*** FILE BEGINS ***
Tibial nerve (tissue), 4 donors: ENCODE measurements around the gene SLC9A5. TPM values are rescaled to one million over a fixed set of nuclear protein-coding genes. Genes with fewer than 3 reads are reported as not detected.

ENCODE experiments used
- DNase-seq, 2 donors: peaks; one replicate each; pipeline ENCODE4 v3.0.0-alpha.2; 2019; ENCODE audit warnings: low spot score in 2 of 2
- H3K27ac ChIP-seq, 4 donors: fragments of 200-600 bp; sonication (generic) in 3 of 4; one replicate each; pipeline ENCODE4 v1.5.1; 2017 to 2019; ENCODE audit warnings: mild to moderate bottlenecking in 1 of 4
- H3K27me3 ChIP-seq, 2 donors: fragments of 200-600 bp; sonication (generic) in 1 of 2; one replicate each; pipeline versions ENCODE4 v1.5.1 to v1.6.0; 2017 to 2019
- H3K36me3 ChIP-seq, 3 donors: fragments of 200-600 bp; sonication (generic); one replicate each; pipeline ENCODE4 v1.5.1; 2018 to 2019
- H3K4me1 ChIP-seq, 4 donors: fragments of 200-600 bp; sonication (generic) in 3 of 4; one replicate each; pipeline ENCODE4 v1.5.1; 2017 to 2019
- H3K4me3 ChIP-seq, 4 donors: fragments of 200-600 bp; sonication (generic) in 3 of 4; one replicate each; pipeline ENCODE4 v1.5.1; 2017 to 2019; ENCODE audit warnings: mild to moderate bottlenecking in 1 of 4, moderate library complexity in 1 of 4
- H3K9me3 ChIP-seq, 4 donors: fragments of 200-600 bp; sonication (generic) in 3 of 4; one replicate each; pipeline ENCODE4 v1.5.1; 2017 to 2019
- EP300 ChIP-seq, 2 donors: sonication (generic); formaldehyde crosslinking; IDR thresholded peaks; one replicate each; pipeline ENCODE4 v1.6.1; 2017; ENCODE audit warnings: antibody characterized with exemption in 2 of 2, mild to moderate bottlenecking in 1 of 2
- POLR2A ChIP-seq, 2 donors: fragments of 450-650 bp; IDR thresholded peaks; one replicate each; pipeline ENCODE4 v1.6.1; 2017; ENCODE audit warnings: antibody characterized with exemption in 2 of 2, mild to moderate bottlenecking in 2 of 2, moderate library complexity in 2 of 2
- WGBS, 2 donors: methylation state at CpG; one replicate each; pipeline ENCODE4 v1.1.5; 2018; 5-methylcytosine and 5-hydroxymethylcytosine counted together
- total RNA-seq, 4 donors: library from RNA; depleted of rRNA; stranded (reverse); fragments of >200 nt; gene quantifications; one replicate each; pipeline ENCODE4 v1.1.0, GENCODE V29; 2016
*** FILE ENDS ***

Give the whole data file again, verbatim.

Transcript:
Tibial nerve (tissue), 4 donors: ENCODE measurements around the gene SLC9A5. TPM values are rescaled to one million over a fixed set of nuclear protein-coding genes. Genes with fewer than 3 reads are reported as not detected.

ENCODE experiments used
- DNase-seq, 2 donors: peaks; one replicate each; pipeline ENCODE4 v3.0.0-alpha.2; 2019; ENCODE audit warnings: low spot score in 2 of 2
- H3K27ac ChIP-seq, 4 donors: fragments of 200-600 bp; sonication (generic) in 3 of 4; one replicate each; pipeline ENCODE4 v1.5.1; 2017 to 2019; ENCODE audit warnings: mild to moderate bottlenecking in 1 of 4
- H3K27me3 ChIP-seq, 2 donors: fragments of 200-600 bp; sonication (generic) in 1 of 2; one replicate each; pipeline versions ENCODE4 v1.5.1 to v1.6.0; 2017 to 2019
- H3K36me3 ChIP-seq, 3 donors: fragments of 200-600 bp; sonication (generic); one replicate each; pipeline ENCODE4 v1.5.1; 2018 to 2019
- H3K4me1 ChIP-seq, 4 donors: fragments of 200-600 bp; sonication (generic) in 3 of 4; one replicate each; pipeline ENCODE4 v1.5.1; 2017 to 2019
- H3K4me3 ChIP-seq, 4 donors: fragments of 200-600 bp; sonication (generic) in 3 of 4; one replicate each; pipeline ENCODE4 v1.5.1; 2017 to 2019; ENCODE audit warnings: mild to moderate bottlenecking in 1 of 4, moderate library complexity in 1 of 4
- H3K9me3 ChIP-seq, 4 donors: fragments of 200-600 bp; sonication (generic) in 3 of 4; one replicate each; pipeline ENCODE4 v1.5.1; 2017 to 2019
- EP300 ChIP-seq, 2 donors: sonication (generic); formaldehyde crosslinking; IDR thresholded peaks; one replicate each; pipeline ENCODE4 v1.6.1; 2017; ENCODE audit warnings: antibody characterized with exemption in 2 of 2, mild to moderate bottlenecking in 1 of 2
- POLR2A ChIP-seq, 2 donors: fragments of 450-650 bp; IDR thresholded peaks; one replicate each; pipeline ENCODE4 v1.6.1; 2017; ENCODE audit warnings: antibody characterized with exemption in 2 of 2, mild to moderate bottlenecking in 2 of 2, moderate library complexity in 2 of 2
- WGBS, 2 donors: methylation state at CpG; one replicate each; pipeline ENCODE4 v1.1.5; 2018; 5-methylcytosine and 5-hydroxymethylcytosine counted together
- total RNA-seq, 4 donors: library from RNA; depleted of rRNA; stranded (reverse); fragments of >200 nt; gene quantifications; one replicate each; pipeline ENCODE4 v1.1.0, GENCODE V29; 2016